New Jersey Route 25

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Route 25 marker

Route 25
Route information
Existed: 1927 – 1953
Major junctions
South end: US 30 at Ben Franklin Bridge in Camden
  US 30 / US 130 / Route 43 / Route 45 in Pennsauken Township
Route S41 in Palmyra
US 206 / Route 39 in Bordentown
Route 33 in Hightstown
US 1 / Route S26 in New Brunswick
US 9 / Route 35 in Woodbridge
Route 4 in Woodbridge
Route 28 in Elizabeth
US 22 / Route 29 in Newark
US 1 / US 9 / Route 1 in Jersey City
North end: Holland Tunnel in Jersey City
Highway system
Route 24 Route 26
Route 1 Extension
Location US 1/9 between
mile post 51.25-54.55,
NJ 139 mile post 0-1.45
Jersey City, Kearny Point, Newark
Architect New Jersey State Highway Commission
Governing body NJDOT
NRHP Reference # 05000880[1]
NJRHP # 1526[2]
Significant dates
Added to NRHP August 12, 2005
Designated NJRHP June 13, 2005

Route 25 was a major state highway in New Jersey, United States prior to the 1953 renumbering, running from the Benjamin Franklin Bridge in Camden to the Holland Tunnel in Jersey City. The number was retired in the renumbering, as the whole road was followed by various U.S. Routes - US 30 coming off the bridge in Camden, US 130 from the Camden area north to near New Brunswick, US 1 to Tonnele Circle in Jersey City, and US 1 Business (since renamed NJ 139) to the Holland Tunnel.

Route 1 largely became Route 25 in the 1927 renumbering. Route 25 was best known for the 13-mile (21 km) Route 1 Extension, which became the first controlled-access highway or "super-highway" in the United States that also connected the high traffic volume from the Holland Tunnel to the rest of New Jersey (with roads to other state destinations). The Holland Tunnel was the first vehicular connection between New York City and New Jersey that were separated by the Hudson River.

Route 1 Extension was built between 1925 - 1932 and was best known for the Pulaski Skyway. The Pulaski Skyway and portions of the currently designated Route 139 have been listed on the federal and NJ state registers of historic places since 2005 as part of a nominated portion of the Route 1 Extension.

History[edit]

Routes 1 and 2: 1916-1927[edit]

In 1916, two routes were defined by the state legislature:

Route 1 used the existing Lincoln Highway from Elizabeth to New Brunswick, except for two sections between Rahway and New Brunswick (where the Lincoln Highway largely used the old Essex and Middlesex Turnpike). A new alignment was built on the northwest side of the Pennsylvania Railroad (now Amtrak's Northeast Corridor) in Woodbridge Township and Edison to avoid two grade crossings, and a detour around existing streets was made in Metuchen to avoid another one in favor of a tunnel. This route, including the realignments, was taken over in 1919, except between the south border of Rahway and downtown Metuchen, which was acquired in 1918.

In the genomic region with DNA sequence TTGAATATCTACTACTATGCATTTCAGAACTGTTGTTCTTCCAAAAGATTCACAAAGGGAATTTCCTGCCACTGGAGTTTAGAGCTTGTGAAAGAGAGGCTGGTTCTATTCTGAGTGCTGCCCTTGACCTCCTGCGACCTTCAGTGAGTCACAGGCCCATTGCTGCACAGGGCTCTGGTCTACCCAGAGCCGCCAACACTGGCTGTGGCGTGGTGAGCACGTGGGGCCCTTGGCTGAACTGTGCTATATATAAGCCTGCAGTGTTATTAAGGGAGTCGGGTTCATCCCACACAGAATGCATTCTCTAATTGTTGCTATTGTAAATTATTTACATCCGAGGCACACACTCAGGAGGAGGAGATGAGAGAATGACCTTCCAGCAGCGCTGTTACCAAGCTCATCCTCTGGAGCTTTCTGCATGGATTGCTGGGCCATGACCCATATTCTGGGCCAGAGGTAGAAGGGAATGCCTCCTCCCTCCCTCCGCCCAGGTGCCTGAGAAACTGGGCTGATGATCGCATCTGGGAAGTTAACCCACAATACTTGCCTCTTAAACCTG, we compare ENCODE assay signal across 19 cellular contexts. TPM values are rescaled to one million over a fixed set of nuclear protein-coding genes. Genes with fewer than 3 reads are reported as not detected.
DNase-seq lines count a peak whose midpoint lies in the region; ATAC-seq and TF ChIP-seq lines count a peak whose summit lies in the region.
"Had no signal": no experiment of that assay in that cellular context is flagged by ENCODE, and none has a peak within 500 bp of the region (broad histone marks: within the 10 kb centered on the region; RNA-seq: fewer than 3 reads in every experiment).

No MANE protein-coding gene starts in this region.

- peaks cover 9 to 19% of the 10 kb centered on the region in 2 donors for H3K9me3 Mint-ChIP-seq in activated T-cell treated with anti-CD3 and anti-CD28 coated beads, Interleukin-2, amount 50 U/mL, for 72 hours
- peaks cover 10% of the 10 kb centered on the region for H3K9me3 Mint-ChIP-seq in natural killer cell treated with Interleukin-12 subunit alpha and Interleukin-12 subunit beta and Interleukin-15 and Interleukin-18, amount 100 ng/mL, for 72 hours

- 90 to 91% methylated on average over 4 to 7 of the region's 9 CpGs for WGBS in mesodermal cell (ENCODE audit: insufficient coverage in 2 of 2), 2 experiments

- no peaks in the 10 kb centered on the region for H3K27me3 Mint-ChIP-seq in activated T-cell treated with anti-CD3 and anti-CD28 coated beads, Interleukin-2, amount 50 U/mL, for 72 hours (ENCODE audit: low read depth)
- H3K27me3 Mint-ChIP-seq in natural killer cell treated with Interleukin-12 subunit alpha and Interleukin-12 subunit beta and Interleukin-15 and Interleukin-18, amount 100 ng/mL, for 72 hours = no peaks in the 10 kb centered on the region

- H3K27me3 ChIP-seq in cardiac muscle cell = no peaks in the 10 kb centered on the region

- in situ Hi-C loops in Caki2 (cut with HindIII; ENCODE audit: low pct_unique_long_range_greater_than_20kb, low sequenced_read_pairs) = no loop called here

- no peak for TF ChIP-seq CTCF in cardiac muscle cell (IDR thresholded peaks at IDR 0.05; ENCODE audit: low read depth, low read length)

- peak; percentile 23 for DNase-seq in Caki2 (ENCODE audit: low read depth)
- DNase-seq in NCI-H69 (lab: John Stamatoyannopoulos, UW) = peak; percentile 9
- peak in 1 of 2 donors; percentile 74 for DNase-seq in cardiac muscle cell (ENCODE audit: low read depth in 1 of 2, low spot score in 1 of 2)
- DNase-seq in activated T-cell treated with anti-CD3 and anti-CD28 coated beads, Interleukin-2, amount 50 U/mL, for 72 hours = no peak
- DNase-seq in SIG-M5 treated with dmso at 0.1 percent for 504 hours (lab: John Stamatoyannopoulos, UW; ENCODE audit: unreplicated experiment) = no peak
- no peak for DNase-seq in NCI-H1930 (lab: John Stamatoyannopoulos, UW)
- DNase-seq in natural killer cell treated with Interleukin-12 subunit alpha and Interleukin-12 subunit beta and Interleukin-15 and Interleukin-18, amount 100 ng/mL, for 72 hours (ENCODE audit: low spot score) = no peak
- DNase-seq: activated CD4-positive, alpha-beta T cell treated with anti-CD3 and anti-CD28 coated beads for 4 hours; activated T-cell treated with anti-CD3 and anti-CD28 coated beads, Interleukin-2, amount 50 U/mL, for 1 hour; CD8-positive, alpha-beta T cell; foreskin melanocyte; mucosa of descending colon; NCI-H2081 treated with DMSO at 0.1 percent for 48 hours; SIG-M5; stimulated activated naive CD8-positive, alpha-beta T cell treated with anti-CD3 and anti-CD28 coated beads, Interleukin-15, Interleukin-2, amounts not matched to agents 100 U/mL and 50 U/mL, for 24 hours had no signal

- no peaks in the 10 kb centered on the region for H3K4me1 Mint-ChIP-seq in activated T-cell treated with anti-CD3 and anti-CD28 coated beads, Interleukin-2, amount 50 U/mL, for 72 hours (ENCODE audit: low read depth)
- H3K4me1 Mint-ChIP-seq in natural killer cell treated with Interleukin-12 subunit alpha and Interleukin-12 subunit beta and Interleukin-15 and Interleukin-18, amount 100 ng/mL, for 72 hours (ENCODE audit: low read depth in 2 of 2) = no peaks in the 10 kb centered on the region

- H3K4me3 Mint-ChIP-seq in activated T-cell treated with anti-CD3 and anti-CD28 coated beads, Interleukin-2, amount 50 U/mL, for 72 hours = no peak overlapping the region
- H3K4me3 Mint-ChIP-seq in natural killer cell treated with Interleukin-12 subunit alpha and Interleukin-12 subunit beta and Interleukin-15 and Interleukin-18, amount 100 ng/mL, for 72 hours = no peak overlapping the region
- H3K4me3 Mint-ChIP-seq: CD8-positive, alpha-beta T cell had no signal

South of New Brunswick, Route 1 used the old New Brunswick and Cranbury Turnpike (Georges Road) to Cranbury and the Bordentown and South Amboy Turnpike to Robbinsville. At Robbinsville, it turned west on Nottingham Way, running to the Trenton line on Greenwood Avenue. This section was all taken over in 1919.

Route 2 left Trenton on Broad Street, known as the White Horse Road, to White Horse. At White Horse it turned south on what was known as the White Horse Road Extension and Trenton Road, intersecting the Bordentown and South Amboy Turnpike northeast of Bordentown. There it turned southwest along the turnpike, named Park Street in Bordentown, continuing on the Florence Road (old Burlington Turnpike) through Florence Township to Burlington. From Burlington, Route 2 kept going southwest on the Westfield and Camden Turnpike, ending at the Camden border at Westfield Avenue. This was also taken over in 1919.

Several amendments in 1922 added to the routes. Route 2 was extended southwest through Camden to the proposed Ben Franklin Bridge, and a spur was added from Five Points northwest to the Tacony-Palmyra Ferry. More important was the extension of Route 1 north to the planned Holland Tunnel.

Route 1 Extension: 1922-1932[edit]

A map of the Route 1 Extension

The 13-mile (21 km) Route 1 Extension is considered to be the first controlled-access highway or "super-highway" in the United States.[3] The highway was built to carry large amounts of traffic from the Holland Tunnel to the rest of New Jersey.[4] The south end of the extension was at Edgar Road in Linden, just south of Elizabeth and the Bayway Circle. Edgar Road had been built as a turnpike in the 19th century, and now serves as part of U.S. Route 1/9 south of the extension.

The road was built from 1925 to 1932. All, but the Pulaski Skyway, was finished by 1930.[5][6][7][8] It was a full freeway, mostly elevated on embankments or viaducts, from four blocks west of the Holland Tunnel to just north of Newark Airport, and a high-speed surface road from there to Elizabeth (and beyond).